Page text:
Kate Hutchinson is the Director of Wipe Out Transphobia and a facilitator for All About Trans. Here, she reflects on meeting with GMC staff last year as part of All About Trans’ series on trans people’s experiences of healthcare. 

When I found out who All About Trans was planning an interaction with in October, I jumped at the chance to facilitate the session. Myself and a group of trans and non-binary people were to meet with the General Medical Council (GMC) in London.

This meet-up was part of All About Trans’ series of interactions that focuses on trans people’s experiences of healthcare. A small number of these events will take place across the country with healthcare and media organisations until February 2017.

This was our second interaction of a series which focuses on the barriers to healthcare faced by trans people, with the interaction team in Leeds having previously met with NHS England.

I kicked off the day by welcoming GMC staff, who came from the Regional Liaison Service, Standards, Education and Equality and Diversity teams. The group had come prepared, having watched Kate Adair’s “Trans 101” video resource, shared with participants ahead of the interaction.

GMC staff and the trans and non-binary group then briefly introduced themselves, giving their names and pronouns. I explained why pronouns are so important for trans folks; you can’t always tell somebody’s gender identity by their appearance.

Kate opens the session by asking everyone to introduce themselves
Kate opens the session and highlights the importance of pronouns

Next, we split into small groups for a general chat, giving us a chance to get to know one another. I had an interesting conversation with one of the GMC’s Regional Liaison Advisers [PDF] about our shared love of rock music. We then came back to the group to talk about what we had learned from our conversations.

In this group discussion, an important point raised was that every trans person’s experience and transition is unique. It’s important not to stereotype people’s healthcare journey. Other conversations included Mermaids’ CEO speaking about supporting trans youth. A young Mermaids volunteer talked about hormone blockers being life-saving and empowering for young people.

Mermaids is a charity working with trans and gender questioning children and their families, and we were lucky to be joined by three representatives on the day.

Attendees make it clear that every trans person's experience of healthcare is unique
Attendees make it clear that every trans person’s experience of healthcare is unique

After the group chat, we had a shuffle around so there were new faces to talk with, more conversations to be had. This time we asked more directly about the key challenges that trans people might face in accessing healthcare and thought about how the healthcare system can improve its practices to be more trans inclusive.

It was clear that GMC staff were eager to learn more about the barriers non-binary people may face when accessing healthcare. An example of the obstacles include some people feeling they must falsely assume a binary identity to get any sort of medical treatment: they feel their identity is not seen as valid by some medical professionals. This led to a discussion about inconsistent knowledge within primary healthcare across the country about trans issues, and the need for improvement and education overall.

GMC staff talk to attendees
Attendees talk about the barriers non-binary people may face when accessing healthcare

The day felt very positive, lots of open minds and innovative ideas, including talk of the GMC potentially developing trans case studies to be used in training. They wanted to take learnings and examples from the day to share with doctors.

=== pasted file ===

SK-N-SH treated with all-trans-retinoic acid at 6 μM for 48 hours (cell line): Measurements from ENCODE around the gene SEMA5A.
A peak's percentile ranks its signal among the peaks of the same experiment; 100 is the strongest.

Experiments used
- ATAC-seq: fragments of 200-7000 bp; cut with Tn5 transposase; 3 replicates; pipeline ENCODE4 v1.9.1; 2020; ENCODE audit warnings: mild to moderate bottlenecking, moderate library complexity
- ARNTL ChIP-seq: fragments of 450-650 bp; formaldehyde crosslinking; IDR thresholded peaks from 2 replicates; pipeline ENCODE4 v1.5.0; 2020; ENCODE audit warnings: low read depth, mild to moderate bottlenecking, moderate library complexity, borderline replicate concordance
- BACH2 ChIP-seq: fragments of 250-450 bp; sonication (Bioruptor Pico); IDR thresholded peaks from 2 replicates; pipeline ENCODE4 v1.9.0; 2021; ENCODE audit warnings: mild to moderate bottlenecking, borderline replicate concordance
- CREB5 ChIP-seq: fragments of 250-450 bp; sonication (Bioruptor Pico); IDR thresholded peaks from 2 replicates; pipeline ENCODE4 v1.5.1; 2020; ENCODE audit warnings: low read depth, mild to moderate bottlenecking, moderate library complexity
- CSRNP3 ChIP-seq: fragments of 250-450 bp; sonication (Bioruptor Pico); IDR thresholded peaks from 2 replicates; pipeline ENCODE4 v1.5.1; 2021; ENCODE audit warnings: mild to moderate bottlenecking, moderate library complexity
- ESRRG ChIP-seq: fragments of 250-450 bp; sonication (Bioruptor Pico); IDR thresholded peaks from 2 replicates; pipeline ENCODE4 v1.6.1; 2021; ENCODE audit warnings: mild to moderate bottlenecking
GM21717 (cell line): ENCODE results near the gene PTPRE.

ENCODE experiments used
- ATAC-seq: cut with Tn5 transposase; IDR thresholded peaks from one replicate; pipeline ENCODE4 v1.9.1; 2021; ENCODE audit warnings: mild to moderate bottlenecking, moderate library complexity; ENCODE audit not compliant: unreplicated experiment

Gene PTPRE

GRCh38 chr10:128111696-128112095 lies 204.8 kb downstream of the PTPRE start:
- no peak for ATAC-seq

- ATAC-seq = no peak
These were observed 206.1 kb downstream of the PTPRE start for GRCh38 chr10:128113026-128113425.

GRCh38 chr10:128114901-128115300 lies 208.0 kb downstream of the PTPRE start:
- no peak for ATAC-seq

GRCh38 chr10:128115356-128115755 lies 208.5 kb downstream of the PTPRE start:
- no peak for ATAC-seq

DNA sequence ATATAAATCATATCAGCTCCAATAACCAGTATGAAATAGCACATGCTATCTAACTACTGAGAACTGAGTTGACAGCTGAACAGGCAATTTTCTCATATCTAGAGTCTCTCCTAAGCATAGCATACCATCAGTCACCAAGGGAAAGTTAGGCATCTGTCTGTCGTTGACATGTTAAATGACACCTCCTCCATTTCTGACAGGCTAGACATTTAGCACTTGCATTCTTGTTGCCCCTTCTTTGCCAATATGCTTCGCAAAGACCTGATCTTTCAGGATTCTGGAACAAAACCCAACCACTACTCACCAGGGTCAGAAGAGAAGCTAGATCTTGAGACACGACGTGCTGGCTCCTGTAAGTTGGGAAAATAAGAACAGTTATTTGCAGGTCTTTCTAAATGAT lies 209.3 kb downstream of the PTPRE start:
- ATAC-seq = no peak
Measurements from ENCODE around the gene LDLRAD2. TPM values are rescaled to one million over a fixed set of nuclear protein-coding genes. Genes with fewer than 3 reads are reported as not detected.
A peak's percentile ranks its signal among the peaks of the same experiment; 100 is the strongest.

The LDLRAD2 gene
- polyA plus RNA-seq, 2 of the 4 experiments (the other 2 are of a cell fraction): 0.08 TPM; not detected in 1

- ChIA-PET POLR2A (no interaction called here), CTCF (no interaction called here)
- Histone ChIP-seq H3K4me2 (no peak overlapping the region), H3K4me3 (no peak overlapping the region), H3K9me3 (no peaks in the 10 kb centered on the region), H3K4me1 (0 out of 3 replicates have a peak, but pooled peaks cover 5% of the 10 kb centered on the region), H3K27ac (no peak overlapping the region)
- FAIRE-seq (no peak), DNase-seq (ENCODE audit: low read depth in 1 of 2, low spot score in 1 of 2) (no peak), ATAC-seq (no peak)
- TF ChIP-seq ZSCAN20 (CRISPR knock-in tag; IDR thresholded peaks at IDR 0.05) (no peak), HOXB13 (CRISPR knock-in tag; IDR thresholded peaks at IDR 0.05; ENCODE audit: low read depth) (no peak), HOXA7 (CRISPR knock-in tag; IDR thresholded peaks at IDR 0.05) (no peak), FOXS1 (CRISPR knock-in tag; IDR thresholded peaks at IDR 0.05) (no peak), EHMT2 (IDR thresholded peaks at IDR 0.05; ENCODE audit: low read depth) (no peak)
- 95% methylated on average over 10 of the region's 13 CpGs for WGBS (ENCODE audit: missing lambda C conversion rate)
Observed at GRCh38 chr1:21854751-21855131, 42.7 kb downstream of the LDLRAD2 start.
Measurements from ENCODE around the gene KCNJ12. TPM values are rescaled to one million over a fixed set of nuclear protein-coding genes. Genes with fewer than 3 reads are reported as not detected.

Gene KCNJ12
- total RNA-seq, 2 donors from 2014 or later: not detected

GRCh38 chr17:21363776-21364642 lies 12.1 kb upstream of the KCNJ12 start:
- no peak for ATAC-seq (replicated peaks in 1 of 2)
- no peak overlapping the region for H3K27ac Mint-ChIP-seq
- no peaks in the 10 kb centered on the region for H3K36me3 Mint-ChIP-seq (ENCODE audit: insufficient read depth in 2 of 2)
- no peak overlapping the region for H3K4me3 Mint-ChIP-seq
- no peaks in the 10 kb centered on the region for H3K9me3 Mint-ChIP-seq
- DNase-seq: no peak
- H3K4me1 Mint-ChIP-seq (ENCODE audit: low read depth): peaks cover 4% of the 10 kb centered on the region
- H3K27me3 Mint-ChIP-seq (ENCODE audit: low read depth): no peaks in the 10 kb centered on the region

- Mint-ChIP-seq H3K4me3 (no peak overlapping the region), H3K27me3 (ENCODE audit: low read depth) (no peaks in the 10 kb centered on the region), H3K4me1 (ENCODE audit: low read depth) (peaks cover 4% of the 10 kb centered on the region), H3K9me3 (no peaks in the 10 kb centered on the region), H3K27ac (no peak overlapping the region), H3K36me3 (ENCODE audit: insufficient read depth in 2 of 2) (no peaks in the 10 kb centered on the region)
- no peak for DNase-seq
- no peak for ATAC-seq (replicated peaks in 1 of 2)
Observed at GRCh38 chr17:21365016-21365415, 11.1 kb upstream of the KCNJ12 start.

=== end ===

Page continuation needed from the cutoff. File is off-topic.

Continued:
The representative from the GMC’s Equality and Diversity team said she would be keen to use the learnings from the session to inform other awareness-raising activities. She suggested that developing case studies for staff training may help to foster understanding and challenge stereotypes, myths and misconceptions. The Standards team also wanted to develop case studies about trans people’s experience of health to educate medical professionals with their approach to trans healthcare. In general, the GMC was keen to explore further training opportunities.

Attendees listen to feedback from group discussions
Attendees listen to feedback from group discussions

Here’s what Ian McNeill, Head of the GMC’s Regional Liaison Service, which organised the session, said afterwards:

‘The event was both unique and powerful. It brought home to me and my team the huge challenges facing trans and non-binary people. Their experiences in accessing health services were enlightening and will help us when we are teaching doctors and medical students about our standards.

‘There is huge potential to develop the learning we gained here into case studies and other training tools so that we can highlight the issues faced by trans and non-binary patients to GPs, psychiatrists, surgeons, educators and medical students. The way this session was designed was engaging and impactful. I would highly recommend working with Kate and the team to anyone working in healthcare.’

Another great day. Bring on the next one. Let’s talk!

Kate Hutchinson, Director, Wipe Out TransphobiaIn her role at Wipe Out Transphobia, Kate has provided training and support for several organisations including Barnardo’s Cymru, Welsh Women’s Aid and the NHS.

She is a trustee of the Welsh LGBT charity Unity Group Wales, is a facilitator for All About Trans and has recently joined the committee of the LGBT education charity Schools OUT.  She is also a Stonewall Cymru Associate and delivers training on their behalf. 

Apart from her work for the LGBT+ community, Kate is a passionate rock musician and performs with two bands from opposite ends of the musical spectrum.